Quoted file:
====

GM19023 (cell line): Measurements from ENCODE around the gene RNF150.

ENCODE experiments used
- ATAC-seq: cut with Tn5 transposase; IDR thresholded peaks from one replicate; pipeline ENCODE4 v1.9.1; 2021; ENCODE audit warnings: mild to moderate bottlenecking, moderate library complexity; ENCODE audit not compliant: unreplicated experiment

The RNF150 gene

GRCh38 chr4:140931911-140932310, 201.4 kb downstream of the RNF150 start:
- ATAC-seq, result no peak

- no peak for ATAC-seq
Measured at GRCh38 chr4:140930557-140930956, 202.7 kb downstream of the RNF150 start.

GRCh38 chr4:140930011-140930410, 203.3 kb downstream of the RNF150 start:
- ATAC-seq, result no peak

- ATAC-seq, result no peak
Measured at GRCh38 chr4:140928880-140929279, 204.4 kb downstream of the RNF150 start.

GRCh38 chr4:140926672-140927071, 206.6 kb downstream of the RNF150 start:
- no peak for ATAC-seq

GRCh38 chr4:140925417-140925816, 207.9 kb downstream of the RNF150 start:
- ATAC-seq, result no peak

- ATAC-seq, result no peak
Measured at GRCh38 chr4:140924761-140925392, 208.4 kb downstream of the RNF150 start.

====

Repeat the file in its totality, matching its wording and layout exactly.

GM19023 (cell line): Measurements from ENCODE around the gene RNF150.

ENCODE experiments used
- ATAC-seq: cut with Tn5 transposase; IDR thresholded peaks from one replicate; pipeline ENCODE4 v1.9.1; 2021; ENCODE audit warnings: mild to moderate bottlenecking, moderate library complexity; ENCODE audit not compliant: unreplicated experiment

The RNF150 gene

GRCh38 chr4:140931911-140932310, 201.4 kb downstream of the RNF150 start:
- ATAC-seq, result no peak

- no peak for ATAC-seq
Measured at GRCh38 chr4:140930557-140930956, 202.7 kb downstream of the RNF150 start.

GRCh38 chr4:140930011-140930410, 203.3 kb downstream of the RNF150 start:
- ATAC-seq, result no peak

- ATAC-seq, result no peak
Measured at GRCh38 chr4:140928880-140929279, 204.4 kb downstream of the RNF150 start.

GRCh38 chr4:140926672-140927071, 206.6 kb downstream of the RNF150 start:
- no peak for ATAC-seq

GRCh38 chr4:140925417-140925816, 207.9 kb downstream of the RNF150 start:
- ATAC-seq, result no peak

- ATAC-seq, result no peak
Measured at GRCh38 chr4:140924761-140925392, 208.4 kb downstream of the RNF150 start.